Uruguayan Deputies Say Legalize All Drugsby Phillip Smith
Nov. 27, 2012
'Trump Was Right': Migrants Riot, Loot, Fight With Police And Set Cars On Fire In Sweden
Sweden's Migrant Crime Wave Becomes Top National Story As Media's Lies Backfire
FAKE NEWS: Trump Never Said There Was A 'Terror Attack' Last Night In Sweden
College Writing Center Director Says Proper Grammar is 'Racist'
Denmark: Resolution Passed to Prevent Danes From Becoming a Minority
Even as Uruguay considers a groundbreaking proposal from President Jose Mujica to legalize state-regulated marijuana cultivation and sales, parliamentarians from most of the leading political factions in the country are calling on the government to go even further and legalize all drugs in a bid to blunt the power of and threat from illicit drug traffickers.
The comments came in interviews solicited by and published in the Uruguayan news weekly Busqueda and appeared in its November 22 issue.
The war on drugs has been "a resounding failure" because it has "fortified crime," said Independent Party Deputy Ivan Posada. Forty years of drug war has created a reality where there exist "true international enterprises dedicated to the traffic in drugs," which can only be effectively combated by "establishing the legalization of the traffic of all drugs," he said.
The legalization of marijuana sales and cultivation (use and possession are already legal in Uruguay) proposed by Mujica and his Broad Front (Frente Amplio) government is "doomed to failure" because it is only a half-measure and not a global strategy, Posada sniped.
The war on drugs approach "will fall sooner or later in this century," said Deputy Jose Bayardi of the Artigist Tendency (Vertiente Artiguista), a social democratic current within the Broad Front. "The only solution there is to defeat the drug trade is the legalization of all psychoactive drugs," he said.
"There will come a moment in which all the drugs that are today illegal -- heroin, cocaine, etc. -- will be administered in the same manner, with an informative pamphlet," said Bayardi, a former defense minister. "Then, the individual will take the responsibility for doing with them what he wishes. We are going down this path. Sooner rather than later, we will arrive, and then we will really be fighting the drug trade," he said.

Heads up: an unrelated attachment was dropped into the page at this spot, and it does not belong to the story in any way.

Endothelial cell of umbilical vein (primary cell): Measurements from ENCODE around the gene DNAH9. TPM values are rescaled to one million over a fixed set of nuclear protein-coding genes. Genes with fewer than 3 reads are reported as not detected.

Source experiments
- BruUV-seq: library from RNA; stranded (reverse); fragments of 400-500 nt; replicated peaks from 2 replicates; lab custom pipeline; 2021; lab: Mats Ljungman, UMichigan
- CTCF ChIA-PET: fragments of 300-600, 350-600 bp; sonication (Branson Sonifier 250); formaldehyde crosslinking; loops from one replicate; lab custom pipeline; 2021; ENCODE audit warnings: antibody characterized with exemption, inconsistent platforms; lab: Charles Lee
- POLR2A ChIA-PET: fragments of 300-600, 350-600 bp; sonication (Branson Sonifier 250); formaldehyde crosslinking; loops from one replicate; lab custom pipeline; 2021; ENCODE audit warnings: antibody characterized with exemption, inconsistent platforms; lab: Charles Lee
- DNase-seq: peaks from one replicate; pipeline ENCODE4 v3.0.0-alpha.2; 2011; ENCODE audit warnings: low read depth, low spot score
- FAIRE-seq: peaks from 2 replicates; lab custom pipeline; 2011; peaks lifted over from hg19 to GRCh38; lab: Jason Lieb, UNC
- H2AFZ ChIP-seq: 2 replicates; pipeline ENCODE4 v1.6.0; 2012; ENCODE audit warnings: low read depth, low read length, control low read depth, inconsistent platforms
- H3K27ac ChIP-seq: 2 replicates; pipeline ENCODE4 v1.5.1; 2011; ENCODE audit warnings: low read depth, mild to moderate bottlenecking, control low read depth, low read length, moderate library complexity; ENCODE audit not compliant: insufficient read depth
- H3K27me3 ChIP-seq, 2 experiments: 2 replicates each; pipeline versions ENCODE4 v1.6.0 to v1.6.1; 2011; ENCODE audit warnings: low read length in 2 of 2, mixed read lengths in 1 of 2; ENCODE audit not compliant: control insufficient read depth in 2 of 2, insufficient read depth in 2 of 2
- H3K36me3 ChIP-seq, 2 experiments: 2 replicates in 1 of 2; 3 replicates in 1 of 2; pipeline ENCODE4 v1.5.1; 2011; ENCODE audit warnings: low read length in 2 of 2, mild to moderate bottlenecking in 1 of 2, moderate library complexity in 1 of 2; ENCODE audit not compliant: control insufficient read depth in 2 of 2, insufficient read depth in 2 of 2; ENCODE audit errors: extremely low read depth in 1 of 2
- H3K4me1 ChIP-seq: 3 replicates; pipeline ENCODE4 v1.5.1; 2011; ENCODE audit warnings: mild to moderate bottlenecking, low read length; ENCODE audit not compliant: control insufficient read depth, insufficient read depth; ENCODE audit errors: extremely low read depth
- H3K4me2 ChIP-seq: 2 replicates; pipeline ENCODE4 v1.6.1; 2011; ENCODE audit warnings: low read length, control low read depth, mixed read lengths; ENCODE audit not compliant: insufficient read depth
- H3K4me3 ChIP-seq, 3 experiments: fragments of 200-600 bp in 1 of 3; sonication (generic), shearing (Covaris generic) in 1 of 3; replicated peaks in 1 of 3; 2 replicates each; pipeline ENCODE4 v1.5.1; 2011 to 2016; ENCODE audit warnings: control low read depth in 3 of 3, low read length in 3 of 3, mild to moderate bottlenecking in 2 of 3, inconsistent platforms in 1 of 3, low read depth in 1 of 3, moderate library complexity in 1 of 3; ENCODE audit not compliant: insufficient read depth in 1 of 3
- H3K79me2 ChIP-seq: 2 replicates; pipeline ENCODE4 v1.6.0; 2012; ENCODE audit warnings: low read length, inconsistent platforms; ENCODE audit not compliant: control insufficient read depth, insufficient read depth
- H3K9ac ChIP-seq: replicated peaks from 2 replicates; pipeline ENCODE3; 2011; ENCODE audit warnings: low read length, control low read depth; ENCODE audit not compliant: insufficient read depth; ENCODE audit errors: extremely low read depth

The steps the government is taking to legalize and regulate marijuana sales and cultivation "are a beginning, a point of departure" on a path where "the state will regulate all drugs," said Broad Front Deputy Sebatian Sabini, who chairs the Commission on Addiction in the Uruguayan House of Representatives. "As a society, we aren't ready to discuss it, but in the long run we have to do it, also for public health reasons. We can carry the same analysis of the drug trade that leads us to legalize marijuana on to base, to cocaine," he said.
National Alliance Deputy Pablo Itturralde said what was needed first was a an educational campaign illuminating the dangers caused by drug abuse. "After that, if someone wants, he can consume what he will," he said.
Marijuana users aren't the problem, Itturalde said. "If there is a drug that is implicated in public safety, it is paste base," he said. "Marijuana users are peace and love people." [Ed: Paste base is also known as "pasta de cocaína," thought of similarly to crack cocaine, and is considered Uruguay's most worrisome drug problem.]
The leader of the House of Representatives, Deputy Jorge Orrico, also said that the way to fight the drug trade is to "legalize all drugs," although he caviled about paste base because of its negative effects. "Of all the other substances, I have no doubt because the business works in clandestinity. At the least, we can diminish the mafia," he said.
While the talk of legalization of all drugs cuts across the political spectrum in Uruguay, at this point it is only the legalization and regulation of marijuana commerce that is on the legislative agenda. But it sure looks like many Uruguayans are interested in looking further.